Isolde, of the St. John the Divine Cathedral nest, feeds one of the two eyasses which have been sighted so far. There is still a possibility that a third eyass, who would be the smallest, may still be in the depths of the nest. Time will tell.
I was under the weather for several days and so did not check on Franny the Sandhill Crane, who was on the nest we've been watching. Well when I went to look yesterday, Franny and her colts had strode off while I wasn't looking.
Sandhill Crane colts are ready to leave the nest after only a few days at which time they take off walking after their parents, learning about which foods to eat.
If you take a few steps east and turn round, this is what you see.
A blue sky and fluffy clouds float in a stream...
Now wouldn't flying be grand fun on a summer's day?
Yellow Warblers hunt in the thicket.
And a little further down the road, is the wet meadow where we'd originally seen a second crane nest but the grass became to long to observe it. But there are some interesting things going on here...let's crop this down a little.
The pond is in the left half of the photo. Now look just to the right of pond. There is a goose who has popped her head up, likely on a nest though a few Geese today had goslings.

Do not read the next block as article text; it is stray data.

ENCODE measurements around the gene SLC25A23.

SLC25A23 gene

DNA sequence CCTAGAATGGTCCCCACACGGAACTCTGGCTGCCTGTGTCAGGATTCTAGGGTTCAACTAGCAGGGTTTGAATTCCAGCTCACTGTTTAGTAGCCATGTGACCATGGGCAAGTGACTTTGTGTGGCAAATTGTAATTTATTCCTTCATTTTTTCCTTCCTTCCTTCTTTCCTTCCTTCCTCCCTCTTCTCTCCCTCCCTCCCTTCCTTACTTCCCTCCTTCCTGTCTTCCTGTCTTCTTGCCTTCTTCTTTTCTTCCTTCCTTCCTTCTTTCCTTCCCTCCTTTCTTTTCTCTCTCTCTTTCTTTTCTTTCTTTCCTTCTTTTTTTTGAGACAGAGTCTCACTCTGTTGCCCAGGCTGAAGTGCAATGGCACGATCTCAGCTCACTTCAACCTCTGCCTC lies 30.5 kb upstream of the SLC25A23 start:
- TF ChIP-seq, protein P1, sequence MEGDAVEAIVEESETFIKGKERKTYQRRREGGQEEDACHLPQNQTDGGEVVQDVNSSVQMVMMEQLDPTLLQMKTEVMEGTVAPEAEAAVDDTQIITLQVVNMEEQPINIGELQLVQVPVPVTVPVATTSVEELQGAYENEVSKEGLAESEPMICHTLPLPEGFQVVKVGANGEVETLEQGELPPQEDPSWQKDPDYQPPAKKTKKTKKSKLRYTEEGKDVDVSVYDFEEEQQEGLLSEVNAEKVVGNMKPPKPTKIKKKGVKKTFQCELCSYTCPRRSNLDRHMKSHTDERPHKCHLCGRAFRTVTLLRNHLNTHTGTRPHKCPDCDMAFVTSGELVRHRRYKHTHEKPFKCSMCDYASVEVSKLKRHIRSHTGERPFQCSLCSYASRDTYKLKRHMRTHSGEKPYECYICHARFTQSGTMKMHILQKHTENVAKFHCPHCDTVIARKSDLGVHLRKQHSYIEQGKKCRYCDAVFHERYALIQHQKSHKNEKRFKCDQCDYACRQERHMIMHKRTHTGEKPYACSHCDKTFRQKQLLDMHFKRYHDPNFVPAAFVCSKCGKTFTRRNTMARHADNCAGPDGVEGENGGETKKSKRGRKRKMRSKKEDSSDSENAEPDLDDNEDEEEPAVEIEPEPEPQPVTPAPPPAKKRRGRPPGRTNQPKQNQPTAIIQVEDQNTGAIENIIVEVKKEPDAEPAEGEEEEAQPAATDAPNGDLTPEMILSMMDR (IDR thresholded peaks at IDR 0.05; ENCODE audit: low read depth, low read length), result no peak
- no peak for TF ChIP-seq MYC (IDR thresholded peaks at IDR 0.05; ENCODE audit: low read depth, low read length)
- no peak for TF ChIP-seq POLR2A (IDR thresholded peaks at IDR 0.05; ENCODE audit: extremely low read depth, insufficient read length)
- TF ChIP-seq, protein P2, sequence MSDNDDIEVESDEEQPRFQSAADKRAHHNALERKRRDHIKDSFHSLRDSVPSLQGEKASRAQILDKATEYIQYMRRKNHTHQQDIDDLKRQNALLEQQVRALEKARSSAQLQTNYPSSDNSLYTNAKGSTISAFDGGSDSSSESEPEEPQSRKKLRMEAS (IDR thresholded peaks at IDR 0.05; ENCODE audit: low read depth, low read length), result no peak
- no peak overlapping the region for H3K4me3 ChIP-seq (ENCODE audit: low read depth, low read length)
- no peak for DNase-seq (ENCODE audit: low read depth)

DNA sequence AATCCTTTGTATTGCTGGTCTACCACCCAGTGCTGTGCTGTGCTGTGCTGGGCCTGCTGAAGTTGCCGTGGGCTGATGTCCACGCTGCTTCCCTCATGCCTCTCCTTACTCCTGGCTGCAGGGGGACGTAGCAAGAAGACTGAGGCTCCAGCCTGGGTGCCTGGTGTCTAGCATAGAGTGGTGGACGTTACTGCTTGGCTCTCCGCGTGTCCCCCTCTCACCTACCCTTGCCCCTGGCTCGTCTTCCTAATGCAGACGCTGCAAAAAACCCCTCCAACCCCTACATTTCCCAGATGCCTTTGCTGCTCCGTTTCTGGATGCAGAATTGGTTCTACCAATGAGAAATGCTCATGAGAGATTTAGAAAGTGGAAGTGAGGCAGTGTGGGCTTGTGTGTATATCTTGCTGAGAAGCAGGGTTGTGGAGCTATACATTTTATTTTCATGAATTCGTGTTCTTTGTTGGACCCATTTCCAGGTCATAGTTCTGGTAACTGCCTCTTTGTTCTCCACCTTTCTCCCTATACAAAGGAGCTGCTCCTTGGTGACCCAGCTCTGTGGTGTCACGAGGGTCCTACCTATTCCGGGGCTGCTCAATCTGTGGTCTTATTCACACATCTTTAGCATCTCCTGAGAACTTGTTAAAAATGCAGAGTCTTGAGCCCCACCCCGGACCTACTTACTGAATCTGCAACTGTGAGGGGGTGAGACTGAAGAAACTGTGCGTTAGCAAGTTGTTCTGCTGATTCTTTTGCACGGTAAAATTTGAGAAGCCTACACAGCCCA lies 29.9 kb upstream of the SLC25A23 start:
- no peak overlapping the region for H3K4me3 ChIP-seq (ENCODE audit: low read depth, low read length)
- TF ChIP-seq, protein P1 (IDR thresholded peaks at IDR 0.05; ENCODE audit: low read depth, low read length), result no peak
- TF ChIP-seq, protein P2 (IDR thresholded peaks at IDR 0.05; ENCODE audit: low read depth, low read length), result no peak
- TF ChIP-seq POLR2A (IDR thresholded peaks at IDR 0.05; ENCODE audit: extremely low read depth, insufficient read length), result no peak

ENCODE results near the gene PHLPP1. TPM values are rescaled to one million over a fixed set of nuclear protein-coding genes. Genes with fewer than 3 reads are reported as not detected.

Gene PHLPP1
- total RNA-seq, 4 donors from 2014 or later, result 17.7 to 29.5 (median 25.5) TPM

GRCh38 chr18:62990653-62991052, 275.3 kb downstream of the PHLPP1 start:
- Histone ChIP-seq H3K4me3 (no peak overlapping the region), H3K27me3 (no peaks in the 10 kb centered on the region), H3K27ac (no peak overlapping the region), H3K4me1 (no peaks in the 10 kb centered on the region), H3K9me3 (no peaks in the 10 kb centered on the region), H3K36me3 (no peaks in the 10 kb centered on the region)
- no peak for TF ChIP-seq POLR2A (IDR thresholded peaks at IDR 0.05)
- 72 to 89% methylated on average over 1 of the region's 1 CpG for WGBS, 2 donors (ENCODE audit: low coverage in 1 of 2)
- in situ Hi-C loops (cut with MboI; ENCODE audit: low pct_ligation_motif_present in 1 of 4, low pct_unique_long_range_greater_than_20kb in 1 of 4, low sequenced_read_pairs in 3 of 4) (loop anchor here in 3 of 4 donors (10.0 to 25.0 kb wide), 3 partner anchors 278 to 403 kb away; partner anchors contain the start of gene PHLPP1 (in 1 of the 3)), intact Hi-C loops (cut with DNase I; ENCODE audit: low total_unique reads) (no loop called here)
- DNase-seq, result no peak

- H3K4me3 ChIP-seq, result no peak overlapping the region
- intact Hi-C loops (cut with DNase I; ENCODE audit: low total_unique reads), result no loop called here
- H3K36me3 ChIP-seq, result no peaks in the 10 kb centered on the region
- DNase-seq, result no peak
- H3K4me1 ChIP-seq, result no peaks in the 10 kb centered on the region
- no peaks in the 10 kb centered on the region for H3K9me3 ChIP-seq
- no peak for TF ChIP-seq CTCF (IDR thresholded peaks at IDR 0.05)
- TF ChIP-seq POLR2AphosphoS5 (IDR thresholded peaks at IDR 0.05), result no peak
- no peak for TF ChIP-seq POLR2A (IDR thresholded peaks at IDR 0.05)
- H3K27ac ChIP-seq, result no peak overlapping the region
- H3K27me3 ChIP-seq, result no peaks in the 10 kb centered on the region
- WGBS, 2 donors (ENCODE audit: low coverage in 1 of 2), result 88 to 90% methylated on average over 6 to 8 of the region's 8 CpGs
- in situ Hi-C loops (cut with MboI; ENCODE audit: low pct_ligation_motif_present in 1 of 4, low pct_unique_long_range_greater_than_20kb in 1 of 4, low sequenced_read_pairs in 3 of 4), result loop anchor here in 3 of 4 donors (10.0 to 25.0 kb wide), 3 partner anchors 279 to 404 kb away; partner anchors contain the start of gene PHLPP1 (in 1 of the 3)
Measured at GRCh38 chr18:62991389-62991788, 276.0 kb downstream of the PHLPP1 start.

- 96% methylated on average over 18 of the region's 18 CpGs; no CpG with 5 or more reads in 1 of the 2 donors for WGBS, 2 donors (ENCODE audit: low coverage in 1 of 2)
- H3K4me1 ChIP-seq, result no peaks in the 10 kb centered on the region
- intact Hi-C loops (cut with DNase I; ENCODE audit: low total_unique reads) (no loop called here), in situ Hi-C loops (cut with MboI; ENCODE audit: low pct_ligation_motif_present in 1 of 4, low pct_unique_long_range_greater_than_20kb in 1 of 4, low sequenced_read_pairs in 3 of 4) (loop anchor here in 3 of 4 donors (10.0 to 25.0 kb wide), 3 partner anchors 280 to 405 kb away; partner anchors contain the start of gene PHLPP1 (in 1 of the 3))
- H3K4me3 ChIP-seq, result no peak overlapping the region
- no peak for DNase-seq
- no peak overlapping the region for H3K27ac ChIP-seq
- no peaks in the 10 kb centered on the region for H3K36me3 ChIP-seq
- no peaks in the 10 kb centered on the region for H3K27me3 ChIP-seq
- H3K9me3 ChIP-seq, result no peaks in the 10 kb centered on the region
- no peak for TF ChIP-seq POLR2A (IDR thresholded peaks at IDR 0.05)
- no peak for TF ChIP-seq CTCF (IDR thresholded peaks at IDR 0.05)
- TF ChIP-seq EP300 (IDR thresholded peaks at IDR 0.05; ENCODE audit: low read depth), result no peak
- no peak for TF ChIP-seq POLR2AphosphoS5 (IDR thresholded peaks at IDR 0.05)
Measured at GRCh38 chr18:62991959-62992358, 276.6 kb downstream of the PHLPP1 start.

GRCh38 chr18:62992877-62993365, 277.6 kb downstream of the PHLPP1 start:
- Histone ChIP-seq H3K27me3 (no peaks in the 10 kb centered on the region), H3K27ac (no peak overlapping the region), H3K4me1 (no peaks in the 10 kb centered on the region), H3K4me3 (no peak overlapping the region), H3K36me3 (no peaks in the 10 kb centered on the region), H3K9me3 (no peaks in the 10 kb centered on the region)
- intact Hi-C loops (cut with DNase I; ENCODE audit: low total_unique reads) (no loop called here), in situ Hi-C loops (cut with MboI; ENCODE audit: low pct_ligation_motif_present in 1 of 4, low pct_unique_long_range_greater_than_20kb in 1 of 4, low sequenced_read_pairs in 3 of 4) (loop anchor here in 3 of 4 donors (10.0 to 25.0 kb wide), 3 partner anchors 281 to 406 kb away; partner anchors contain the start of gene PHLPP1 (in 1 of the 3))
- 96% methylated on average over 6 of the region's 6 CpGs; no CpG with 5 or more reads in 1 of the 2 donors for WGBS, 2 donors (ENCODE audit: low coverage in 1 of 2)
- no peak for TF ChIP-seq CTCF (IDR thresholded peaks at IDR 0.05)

Now look at the warm brown spot in the grass on the far right.
I think that might be a crane lying in the grass with colts. There is the larger center brown splotch, and up right and up left are two smaller warm brown splotchs.
And then there is the very odd thing that I cannot identify at all in the photograph. Perhaps you can?
What are those white things in the center of the photo...my apologies for the blur. Whatever it is, it is far away and very odd. Any suggestions?
I then began the drive back to town and just as I passed the place where I had seen the two Red-tailed Hawks with faint belly bands perched a Red-tail flew above the car.
Not much of a belly band. She's taunting me. I never could find their nest.
Even this close, not much of a belly band at all.